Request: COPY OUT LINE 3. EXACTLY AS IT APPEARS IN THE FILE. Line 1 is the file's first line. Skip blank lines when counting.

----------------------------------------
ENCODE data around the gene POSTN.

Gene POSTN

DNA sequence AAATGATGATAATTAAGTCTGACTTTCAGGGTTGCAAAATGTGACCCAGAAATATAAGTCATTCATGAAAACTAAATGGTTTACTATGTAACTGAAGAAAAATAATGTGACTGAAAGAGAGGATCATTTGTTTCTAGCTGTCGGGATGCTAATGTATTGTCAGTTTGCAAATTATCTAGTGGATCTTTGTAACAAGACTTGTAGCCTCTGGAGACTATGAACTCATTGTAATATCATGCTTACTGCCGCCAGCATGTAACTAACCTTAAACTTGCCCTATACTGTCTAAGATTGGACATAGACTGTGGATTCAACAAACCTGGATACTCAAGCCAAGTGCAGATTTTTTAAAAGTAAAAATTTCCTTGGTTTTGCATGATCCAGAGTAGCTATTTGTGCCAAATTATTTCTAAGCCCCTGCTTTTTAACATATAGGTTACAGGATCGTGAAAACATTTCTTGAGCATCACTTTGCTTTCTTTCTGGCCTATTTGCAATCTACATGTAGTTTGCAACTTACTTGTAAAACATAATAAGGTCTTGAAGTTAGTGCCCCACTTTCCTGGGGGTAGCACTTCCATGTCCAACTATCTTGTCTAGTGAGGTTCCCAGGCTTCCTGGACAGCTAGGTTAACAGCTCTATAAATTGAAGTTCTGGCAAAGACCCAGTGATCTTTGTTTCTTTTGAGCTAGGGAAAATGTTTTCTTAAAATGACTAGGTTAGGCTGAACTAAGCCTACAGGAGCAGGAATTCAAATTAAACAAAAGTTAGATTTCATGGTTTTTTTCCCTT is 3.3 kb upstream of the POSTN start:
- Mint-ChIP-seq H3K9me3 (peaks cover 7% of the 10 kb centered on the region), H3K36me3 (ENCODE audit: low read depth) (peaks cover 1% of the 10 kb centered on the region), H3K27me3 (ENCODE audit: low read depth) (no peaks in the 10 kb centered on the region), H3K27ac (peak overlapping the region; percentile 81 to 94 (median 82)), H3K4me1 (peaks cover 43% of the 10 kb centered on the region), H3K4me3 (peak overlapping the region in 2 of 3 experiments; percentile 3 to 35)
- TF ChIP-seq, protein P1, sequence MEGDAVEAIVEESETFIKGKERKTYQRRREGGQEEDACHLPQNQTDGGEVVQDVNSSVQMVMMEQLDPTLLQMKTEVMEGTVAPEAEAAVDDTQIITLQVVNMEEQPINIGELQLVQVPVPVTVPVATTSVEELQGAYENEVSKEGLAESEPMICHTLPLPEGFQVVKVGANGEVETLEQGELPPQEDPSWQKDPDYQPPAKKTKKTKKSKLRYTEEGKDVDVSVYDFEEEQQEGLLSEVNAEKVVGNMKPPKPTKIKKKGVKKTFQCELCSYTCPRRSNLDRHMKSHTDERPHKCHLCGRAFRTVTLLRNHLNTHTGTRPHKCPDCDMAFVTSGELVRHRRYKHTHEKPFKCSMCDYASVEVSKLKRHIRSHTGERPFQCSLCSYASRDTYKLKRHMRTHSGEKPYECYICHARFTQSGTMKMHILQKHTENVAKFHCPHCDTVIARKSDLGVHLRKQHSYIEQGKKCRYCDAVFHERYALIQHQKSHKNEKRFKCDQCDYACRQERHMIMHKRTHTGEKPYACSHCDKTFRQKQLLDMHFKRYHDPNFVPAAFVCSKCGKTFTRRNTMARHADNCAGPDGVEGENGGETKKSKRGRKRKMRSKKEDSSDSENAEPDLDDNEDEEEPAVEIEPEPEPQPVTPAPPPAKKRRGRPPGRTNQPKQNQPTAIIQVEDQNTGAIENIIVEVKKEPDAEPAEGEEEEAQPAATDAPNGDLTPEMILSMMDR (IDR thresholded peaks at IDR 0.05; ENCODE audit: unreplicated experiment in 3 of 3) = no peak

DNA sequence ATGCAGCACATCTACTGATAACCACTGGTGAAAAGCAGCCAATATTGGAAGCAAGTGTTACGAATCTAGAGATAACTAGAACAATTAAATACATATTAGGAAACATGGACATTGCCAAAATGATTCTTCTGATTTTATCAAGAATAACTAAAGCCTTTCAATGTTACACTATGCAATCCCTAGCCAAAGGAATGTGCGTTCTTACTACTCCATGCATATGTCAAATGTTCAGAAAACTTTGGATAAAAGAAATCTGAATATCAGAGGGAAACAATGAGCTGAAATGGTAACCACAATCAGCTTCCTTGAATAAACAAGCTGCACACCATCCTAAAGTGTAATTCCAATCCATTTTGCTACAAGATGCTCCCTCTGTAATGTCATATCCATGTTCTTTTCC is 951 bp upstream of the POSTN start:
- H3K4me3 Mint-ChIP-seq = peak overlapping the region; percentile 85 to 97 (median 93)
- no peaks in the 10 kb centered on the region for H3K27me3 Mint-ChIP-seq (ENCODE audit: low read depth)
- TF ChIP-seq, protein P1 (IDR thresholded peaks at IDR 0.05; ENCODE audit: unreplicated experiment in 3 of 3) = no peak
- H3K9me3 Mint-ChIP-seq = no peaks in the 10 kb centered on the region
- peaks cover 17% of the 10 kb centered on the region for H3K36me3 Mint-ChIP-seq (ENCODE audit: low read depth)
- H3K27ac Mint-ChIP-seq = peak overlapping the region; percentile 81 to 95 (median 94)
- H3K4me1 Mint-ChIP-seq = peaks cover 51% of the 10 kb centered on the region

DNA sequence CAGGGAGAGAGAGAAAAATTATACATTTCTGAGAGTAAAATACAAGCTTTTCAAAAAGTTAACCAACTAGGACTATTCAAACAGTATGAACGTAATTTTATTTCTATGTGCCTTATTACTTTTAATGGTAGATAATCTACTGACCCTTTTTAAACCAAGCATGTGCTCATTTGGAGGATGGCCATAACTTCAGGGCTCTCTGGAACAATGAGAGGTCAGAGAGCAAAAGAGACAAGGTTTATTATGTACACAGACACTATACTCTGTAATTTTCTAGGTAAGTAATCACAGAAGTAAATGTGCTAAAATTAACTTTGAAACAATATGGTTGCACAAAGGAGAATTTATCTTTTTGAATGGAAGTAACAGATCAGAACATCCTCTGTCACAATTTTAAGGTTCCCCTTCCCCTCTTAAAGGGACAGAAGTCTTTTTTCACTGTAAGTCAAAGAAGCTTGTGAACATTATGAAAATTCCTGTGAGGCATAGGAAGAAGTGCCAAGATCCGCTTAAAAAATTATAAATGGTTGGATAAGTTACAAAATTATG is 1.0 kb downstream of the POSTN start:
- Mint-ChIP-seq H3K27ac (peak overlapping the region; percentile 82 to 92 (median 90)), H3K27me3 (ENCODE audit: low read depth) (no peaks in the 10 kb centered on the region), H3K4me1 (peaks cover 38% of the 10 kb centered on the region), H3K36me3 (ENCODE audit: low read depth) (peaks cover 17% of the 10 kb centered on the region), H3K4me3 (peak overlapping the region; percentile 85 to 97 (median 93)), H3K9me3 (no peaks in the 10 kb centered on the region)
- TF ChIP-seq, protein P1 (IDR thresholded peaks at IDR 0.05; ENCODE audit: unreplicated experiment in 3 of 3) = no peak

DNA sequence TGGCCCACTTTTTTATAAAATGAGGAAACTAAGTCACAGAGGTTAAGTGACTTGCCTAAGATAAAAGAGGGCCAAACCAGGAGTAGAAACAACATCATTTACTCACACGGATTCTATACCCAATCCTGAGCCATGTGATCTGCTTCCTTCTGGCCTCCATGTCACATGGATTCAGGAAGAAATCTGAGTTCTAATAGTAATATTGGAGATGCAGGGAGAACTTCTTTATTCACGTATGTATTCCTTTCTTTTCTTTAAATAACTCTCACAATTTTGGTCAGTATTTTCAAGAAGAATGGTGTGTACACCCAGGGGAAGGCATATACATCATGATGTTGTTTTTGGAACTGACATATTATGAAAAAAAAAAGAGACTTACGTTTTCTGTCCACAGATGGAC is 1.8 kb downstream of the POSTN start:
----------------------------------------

DNA sequence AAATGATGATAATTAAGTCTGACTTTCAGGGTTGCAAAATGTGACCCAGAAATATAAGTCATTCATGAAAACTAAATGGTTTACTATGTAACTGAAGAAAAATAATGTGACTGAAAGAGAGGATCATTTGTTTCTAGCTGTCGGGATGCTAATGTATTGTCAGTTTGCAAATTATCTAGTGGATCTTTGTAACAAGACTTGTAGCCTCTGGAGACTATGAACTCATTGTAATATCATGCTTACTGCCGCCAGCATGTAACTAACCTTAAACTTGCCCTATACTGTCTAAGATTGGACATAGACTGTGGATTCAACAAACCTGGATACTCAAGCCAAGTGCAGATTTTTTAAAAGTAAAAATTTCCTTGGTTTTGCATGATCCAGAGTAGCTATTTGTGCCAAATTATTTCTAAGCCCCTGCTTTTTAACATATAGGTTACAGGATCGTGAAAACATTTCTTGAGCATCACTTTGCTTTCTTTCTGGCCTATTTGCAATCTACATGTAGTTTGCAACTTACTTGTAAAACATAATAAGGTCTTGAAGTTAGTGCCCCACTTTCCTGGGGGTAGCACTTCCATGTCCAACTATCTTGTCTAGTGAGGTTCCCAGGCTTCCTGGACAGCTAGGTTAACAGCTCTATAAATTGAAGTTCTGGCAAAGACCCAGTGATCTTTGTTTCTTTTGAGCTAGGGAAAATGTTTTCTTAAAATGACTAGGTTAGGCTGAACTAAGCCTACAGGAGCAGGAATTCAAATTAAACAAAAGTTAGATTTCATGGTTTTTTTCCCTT is 3.3 kb upstream of the POSTN start: